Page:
Asia must reshape this new world disorder

The killing of Qasem Soleimani, Iran’s most powerful military commander, in an American drone strike in January carries implications that go far beyond Iran and conflict in the Middle East.

Asian nations appear afraid to speak out, their heads deliberately burrowed in the sands, unable to process the global implications of what is unfolding.

The reaction to the lethal US strike was immediate. Iran declared it would no longer comply with the 2015 nuclear deal. The Iraqi parliament voted to expel foreign troops. American-led forces switched their attention from defeating the Islamic State terror group to protecting their own.

To underline the insoluble violence that characterises the Middle East, more than 50 people died in crushes around Soleimani’s funeral and, in the fog and fear of war, a trigger-loose Iranian missile gunner shot down a Ukrainian civilian airliner.

Above all that, however, lies America’s shifting position on the current rules-based world order which runs through so many threads and flashpoints.

International law comes into play with China’s military bases in the South China Sea, with Russia’s claims to vast areas of the melting Arctic ice, with war crimes tribunals and so on.

The legality of the drone killing remains embroiled in technicalities of both international and American law. In the US, political assassination has been illegal since 1976.  Internationally, Soleimani’s killing should only be legal if the danger he posed had been imminent, and that remains unproven.

But it is the United States’ threat against Iran’s cultural sites that marks an unequivocal violation.

The 1954 Hague Convention for the Protection of Cultural Property emanated from the Second World War, and a 2017 United Nations resolution, prompted by Islamic State attacks, makes unlawful the ‘destruction of cultural heritage, including religious sites and artifacts’.

Those who benefit most from international law are the less wealthy nations who need the semblance of a level playing field with rules, rather than being caught up in the anarchy of raw power projection.

In that respect, warnings from Asian nations against Trump’s policy have been pitiful.

India simply stated the obvious – ‘It is vital that the situation does not escalate further’ – while Indonesia requested ‘all parties to refrain from instigating further violence’ and Japan urged ‘all related nations to do their utmost diplomatic effort to improve their relations’.

It is difficult to accept that these bland, impotent statements, bereft of intellectual ballast, come from the 21stcentury’s rising regional powerhouse nations which, barely a generation ago, were torn apart in super-power rivalry.

It was left to Malaysia’s 94-year-old Mahatir Mohammed to spell out the stakes. ‘We are no longer safe now,’ he said. ‘If anybody insults or says something that somebody doesn’t like, it is all right for that person from another country to send a drone and perhaps have a shot at me.’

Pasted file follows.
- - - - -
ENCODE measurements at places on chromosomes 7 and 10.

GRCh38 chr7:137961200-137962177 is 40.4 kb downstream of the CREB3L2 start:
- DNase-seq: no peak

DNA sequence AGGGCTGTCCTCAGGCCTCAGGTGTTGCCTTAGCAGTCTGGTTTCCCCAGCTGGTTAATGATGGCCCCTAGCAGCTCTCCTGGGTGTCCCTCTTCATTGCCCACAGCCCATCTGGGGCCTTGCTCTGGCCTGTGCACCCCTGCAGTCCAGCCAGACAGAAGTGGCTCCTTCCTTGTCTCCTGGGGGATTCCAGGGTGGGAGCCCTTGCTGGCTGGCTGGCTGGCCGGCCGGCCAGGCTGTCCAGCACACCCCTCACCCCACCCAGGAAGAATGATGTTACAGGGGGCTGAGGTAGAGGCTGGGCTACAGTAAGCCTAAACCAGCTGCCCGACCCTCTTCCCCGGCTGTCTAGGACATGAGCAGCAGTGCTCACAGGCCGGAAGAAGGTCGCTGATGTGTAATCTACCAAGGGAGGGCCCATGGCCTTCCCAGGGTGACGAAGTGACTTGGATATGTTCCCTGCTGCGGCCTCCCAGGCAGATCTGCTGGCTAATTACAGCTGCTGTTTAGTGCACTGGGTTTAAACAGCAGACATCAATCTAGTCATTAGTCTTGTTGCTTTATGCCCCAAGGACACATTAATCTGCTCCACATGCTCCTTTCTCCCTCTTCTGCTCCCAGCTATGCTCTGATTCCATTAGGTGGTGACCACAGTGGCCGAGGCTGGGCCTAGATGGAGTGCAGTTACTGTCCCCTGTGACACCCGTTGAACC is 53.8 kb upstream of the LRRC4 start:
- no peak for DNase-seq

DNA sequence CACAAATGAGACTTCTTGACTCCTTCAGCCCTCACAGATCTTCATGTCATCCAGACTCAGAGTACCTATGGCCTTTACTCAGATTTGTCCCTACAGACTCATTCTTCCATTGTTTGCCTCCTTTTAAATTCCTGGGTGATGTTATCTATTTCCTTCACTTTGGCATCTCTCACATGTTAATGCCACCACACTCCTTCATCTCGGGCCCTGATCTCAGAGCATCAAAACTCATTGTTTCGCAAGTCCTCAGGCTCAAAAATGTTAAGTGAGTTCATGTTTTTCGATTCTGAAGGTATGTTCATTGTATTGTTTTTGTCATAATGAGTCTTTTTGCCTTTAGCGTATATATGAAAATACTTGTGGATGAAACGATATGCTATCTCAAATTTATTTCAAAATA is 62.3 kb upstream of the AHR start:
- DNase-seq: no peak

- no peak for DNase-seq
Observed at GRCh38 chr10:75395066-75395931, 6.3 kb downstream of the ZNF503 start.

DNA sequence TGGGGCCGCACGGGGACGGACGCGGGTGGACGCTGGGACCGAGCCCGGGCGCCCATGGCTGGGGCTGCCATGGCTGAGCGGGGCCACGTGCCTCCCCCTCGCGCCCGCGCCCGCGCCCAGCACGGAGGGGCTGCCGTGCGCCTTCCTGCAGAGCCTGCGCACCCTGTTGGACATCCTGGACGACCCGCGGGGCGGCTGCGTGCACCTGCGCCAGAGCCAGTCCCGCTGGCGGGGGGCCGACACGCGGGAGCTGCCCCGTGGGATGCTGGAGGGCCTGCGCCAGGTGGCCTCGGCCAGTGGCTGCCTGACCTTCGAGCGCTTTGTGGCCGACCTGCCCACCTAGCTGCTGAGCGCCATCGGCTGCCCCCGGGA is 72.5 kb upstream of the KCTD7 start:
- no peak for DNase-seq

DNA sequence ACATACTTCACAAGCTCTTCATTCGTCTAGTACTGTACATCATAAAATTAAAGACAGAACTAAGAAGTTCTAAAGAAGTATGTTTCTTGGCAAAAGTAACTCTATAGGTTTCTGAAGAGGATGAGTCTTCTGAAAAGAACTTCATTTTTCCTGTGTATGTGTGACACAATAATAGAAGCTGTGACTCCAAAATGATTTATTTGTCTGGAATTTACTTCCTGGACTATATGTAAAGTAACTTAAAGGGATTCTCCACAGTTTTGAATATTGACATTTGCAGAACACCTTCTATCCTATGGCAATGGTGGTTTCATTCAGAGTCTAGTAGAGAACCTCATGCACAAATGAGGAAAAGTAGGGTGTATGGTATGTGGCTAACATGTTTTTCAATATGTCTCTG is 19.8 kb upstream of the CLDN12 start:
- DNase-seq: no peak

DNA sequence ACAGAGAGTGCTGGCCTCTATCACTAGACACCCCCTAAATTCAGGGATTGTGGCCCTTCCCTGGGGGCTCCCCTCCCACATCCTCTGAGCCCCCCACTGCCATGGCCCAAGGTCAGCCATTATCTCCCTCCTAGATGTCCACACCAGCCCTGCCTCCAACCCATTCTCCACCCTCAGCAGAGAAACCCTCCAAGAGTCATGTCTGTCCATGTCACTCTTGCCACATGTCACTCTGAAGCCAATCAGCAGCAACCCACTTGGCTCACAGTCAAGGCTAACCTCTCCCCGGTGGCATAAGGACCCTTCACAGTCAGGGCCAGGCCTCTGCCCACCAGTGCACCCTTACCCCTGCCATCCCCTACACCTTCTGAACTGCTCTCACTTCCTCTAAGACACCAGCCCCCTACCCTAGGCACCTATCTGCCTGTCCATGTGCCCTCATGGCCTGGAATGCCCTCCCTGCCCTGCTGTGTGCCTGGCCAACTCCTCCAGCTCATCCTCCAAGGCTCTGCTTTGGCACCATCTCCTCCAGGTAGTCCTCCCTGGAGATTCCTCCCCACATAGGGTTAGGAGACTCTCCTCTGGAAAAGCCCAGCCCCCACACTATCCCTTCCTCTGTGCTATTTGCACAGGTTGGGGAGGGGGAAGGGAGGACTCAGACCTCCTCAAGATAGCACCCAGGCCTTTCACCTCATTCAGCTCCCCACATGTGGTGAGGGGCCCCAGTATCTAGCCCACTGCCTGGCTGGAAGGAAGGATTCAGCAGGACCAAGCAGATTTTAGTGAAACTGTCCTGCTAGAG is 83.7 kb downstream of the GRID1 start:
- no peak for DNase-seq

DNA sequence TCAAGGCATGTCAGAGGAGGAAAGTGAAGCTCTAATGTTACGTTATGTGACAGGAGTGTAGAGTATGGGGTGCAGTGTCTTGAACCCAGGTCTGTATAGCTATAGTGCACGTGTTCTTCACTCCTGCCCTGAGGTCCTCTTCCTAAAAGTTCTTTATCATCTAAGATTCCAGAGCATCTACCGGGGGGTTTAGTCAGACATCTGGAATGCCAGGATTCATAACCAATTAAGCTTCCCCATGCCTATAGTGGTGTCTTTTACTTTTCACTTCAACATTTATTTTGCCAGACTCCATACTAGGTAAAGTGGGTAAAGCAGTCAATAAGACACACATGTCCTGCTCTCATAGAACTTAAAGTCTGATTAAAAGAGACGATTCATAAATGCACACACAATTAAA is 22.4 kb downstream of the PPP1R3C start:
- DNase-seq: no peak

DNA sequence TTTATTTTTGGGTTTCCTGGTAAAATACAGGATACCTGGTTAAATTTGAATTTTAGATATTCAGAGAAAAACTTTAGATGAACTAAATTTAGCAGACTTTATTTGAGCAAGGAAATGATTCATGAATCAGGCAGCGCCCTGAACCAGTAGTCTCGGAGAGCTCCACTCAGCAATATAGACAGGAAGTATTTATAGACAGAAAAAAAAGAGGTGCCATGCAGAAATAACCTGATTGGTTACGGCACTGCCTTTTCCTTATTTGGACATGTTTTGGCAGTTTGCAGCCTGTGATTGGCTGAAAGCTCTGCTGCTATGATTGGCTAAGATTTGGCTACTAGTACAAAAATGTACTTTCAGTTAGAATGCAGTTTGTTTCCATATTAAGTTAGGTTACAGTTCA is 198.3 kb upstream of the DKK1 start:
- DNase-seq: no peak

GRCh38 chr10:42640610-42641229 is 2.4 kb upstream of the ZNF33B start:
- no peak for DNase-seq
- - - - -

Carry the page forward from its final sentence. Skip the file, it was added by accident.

The fragmentation of international law that emanates from America’s current Iran policy provides an opportunity to the countries of the Indo-Pacific to steer back towards, or even help reshape, a new rules-based order.

President Trump is already redefining America’s global position, from pulling out of the trade driven Trans-Pacific Partnership to questioning the One China Policy and the future of the North Atlantic Treaty Organisation.

In 2018, he re-introduced the concept of the Monroe Doctrine in which, as he put it, the US ‘rejects the interference of foreign nations in this (Western) hemisphere and in our own affairs’.

Yet in many respects, China is adopting its own Monroe Doctrine with its South China Sea bases and prison camps in Xinjiang. Iran is implementing a similar policy, exerting influence in Iraq, Syria and a wider Middle East, partly to protect its own borders.

Neither China nor Iran is complying with international law.

A world in which violent action is legitimised by governments who claim to feel threatened is one where power is administered not through the rule of law but through the barrel of a gun.

The lead on this is now coming directly from the White House, with President Trump rejecting outright the ideology of globalism and embracing in its place a doctrine of patriotism and the right to protect American citizens anywhere in the world.

Such a roadmap will not work for the Indo-Pacific with its myriad of cultures, religions, nations and political systems.

Instead of playing catch-up and reacting, it is time for Asia to take a lead and find a shared, judicious voice to temper superpower ambition and hubris, be it from China, Russia or the United States.

A good starting point would be to demand an American confirmation that attacking sites of cultural heritage in any nation is against the law.

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